Sam Watson’s journal round-up for December 5th 2016

Every Monday our authors provide a round-up of some of the most recently published peer reviewed articles from the field. We don’t cover everything, or even what’s most important – just a few papers that have interested the author. Visit our Resources page for links to more journals or follow the HealthEconBot. If you’d like to write one of our weekly journal round-ups, get in touch.

Choice of hospital: Which type of quality matters? Journal of Health Economics. [PubMedPublished December 2016.

We have covered a number of papers over the last few months on the relationship between hospital quality and patient choice. In one post, we discussed a paper that analysed the effect of pro-choice reforms on patient choice and outcomes in the English NHS, but argued that their measure of quality, risk-adjusted mortality rates, were not a good indicator or proxy. This article looks at the effect of quality on patient choice for patients undergoing a hip replacement. Quality is captured using the Oxford Hip Score (OHS), a hip replacement specific instrument, which measures overall health status for these patients. They find that the OHS score is only weakly correlated with readmission and mortality rates, and that hospital demand is highly elastic with respect to average OHS gain, but not mortality and readmission rates. This suggests patient respond to health gain from treatment, at least for health gain; there remains a question about how patient find out about hospital quality, although another recently featured paper may shed light on this.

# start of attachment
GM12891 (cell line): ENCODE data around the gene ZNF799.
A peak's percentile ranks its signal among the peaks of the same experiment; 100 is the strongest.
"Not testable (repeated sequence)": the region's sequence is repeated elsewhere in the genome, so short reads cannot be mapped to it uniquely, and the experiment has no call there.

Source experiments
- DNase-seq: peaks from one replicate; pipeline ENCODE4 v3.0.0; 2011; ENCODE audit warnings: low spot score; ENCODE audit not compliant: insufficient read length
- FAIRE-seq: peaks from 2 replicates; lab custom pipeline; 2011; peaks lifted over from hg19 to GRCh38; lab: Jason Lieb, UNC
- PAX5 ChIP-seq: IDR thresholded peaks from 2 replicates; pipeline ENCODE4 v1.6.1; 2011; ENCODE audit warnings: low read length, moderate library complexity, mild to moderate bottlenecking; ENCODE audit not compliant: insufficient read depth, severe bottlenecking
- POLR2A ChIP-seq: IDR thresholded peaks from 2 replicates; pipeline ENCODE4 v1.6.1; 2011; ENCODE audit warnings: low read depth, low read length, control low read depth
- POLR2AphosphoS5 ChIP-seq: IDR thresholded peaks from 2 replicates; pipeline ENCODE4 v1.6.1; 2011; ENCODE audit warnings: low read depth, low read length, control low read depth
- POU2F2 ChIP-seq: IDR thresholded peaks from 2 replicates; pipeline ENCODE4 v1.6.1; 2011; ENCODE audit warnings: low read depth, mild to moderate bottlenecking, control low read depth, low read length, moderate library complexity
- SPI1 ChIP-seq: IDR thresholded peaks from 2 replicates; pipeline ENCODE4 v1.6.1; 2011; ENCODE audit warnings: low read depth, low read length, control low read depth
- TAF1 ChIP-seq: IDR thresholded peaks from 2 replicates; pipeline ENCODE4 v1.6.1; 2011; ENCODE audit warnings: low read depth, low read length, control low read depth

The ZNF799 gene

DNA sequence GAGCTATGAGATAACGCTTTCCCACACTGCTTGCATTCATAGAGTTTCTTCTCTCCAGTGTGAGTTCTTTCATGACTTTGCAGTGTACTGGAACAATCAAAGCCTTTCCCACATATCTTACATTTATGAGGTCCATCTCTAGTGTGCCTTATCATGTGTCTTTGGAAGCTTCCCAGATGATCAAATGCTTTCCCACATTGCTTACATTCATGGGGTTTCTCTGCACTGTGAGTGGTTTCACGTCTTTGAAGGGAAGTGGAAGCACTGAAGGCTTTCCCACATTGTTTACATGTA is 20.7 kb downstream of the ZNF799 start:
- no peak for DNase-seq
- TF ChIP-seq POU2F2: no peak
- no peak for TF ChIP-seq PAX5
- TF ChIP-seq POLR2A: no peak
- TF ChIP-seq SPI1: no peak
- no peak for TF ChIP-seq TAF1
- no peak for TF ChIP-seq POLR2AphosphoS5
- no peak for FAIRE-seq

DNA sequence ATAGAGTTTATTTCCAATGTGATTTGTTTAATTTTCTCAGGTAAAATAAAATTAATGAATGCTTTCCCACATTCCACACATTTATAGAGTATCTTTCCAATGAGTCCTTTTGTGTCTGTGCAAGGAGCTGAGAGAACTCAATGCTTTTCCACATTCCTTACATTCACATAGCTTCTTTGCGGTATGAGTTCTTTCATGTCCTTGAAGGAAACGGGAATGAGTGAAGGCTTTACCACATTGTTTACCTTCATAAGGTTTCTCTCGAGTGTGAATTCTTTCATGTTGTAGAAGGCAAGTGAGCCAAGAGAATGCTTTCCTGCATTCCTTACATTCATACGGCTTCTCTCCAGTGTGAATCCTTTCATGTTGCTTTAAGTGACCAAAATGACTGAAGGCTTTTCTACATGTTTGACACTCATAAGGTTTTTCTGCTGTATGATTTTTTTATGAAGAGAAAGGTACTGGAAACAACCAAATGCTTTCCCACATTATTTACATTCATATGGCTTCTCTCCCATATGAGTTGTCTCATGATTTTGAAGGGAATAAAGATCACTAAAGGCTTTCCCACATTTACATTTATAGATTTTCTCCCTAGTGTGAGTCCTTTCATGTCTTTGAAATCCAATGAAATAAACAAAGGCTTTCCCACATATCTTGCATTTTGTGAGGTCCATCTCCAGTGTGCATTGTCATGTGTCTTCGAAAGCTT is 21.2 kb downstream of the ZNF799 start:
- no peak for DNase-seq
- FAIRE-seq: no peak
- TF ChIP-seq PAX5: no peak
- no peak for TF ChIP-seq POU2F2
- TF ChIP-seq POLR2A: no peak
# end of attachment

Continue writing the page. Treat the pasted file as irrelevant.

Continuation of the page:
Moving to Opportunity or Isolation? Network Effects of a Randomized Housing Lottery in Urban India. American Economic Review: Applied Economics. [NBER, RePEcForthcoming.

The rapid pace of urbanisation in low and middle income countries has led to the growth of slums. In response, governments have tried to implement new programs to improve the health and welfare of those living in slums. In a recent post, we documented the difficulties in the measurement of the health of people who live in slums and the evaluation of interventions. Part of the difficulty with measuring neighbourhood effects in a scientific sense is that randomisation is typically not possible. One notable example was the Moving to Opportunity experiements in the US. This article reports the long term outcomes from an Indian equivalent where a lottery was used to allocate new, improved housing built on the periphery of the slum. Interestingly, the experiment was not a success: 34% of the winners did not move, and 32% eventually exited the experiment. Part of this failure was the breakdown of community – many people became lonely or isolated. These findings clearly have implications for the design of slum upgrading programs and strategies to improve public health.

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